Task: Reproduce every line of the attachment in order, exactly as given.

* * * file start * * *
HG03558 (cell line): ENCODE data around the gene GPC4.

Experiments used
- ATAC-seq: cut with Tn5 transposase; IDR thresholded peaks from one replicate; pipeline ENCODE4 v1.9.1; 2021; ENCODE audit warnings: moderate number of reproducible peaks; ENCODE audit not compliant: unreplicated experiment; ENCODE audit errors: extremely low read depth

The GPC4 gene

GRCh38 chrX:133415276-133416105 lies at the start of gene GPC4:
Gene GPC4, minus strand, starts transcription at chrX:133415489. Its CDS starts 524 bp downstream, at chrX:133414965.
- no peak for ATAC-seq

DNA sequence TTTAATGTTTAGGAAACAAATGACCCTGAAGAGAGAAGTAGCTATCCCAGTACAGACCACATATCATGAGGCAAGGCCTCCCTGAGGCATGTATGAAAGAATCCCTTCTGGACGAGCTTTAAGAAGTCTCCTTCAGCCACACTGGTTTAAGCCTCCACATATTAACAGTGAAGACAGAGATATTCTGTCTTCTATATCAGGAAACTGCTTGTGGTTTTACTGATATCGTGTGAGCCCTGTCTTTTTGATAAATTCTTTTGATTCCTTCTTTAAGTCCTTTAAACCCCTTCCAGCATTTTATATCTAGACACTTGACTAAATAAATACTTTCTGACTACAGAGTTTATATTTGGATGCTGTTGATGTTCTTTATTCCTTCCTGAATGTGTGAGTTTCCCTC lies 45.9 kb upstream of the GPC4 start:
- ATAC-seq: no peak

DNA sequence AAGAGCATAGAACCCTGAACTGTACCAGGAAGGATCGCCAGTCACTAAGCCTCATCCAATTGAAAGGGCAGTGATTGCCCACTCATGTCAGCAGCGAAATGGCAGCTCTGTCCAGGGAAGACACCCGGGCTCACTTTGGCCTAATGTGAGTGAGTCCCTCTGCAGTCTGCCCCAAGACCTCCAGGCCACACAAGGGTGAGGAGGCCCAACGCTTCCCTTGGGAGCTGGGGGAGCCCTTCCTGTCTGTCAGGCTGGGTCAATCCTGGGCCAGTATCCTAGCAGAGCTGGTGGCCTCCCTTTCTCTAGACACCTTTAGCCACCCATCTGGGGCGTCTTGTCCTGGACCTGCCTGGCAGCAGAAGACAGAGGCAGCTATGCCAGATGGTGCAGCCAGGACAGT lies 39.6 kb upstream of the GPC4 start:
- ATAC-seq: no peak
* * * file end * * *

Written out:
HG03558 (cell line): ENCODE data around the gene GPC4.

Experiments used
- ATAC-seq: cut with Tn5 transposase; IDR thresholded peaks from one replicate; pipeline ENCODE4 v1.9.1; 2021; ENCODE audit warnings: moderate number of reproducible peaks; ENCODE audit not compliant: unreplicated experiment; ENCODE audit errors: extremely low read depth

The GPC4 gene

GRCh38 chrX:133415276-133416105 lies at the start of gene GPC4:
Gene GPC4, minus strand, starts transcription at chrX:133415489. Its CDS starts 524 bp downstream, at chrX:133414965.
- no peak for ATAC-seq

DNA sequence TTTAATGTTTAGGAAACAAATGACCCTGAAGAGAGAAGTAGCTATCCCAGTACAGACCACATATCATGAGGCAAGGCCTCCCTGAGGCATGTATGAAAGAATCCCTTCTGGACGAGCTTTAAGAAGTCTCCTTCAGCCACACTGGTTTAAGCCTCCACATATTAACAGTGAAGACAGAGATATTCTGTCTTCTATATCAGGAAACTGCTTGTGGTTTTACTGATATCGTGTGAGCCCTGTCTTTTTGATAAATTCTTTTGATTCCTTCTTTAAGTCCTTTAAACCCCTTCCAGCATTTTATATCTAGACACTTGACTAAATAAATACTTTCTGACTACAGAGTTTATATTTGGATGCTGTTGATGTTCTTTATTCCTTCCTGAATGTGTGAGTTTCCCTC lies 45.9 kb upstream of the GPC4 start:
- ATAC-seq: no peak

DNA sequence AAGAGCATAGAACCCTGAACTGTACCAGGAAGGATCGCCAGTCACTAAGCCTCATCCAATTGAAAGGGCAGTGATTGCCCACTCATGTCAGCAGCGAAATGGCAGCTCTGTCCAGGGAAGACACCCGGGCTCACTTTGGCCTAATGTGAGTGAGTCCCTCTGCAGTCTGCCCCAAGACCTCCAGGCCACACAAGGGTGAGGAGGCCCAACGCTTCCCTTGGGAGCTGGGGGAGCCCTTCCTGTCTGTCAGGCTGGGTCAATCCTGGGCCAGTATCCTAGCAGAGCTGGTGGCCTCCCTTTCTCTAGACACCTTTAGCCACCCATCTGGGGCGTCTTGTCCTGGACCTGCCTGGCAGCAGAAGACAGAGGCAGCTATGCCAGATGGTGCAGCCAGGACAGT lies 39.6 kb upstream of the GPC4 start:
- ATAC-seq: no peak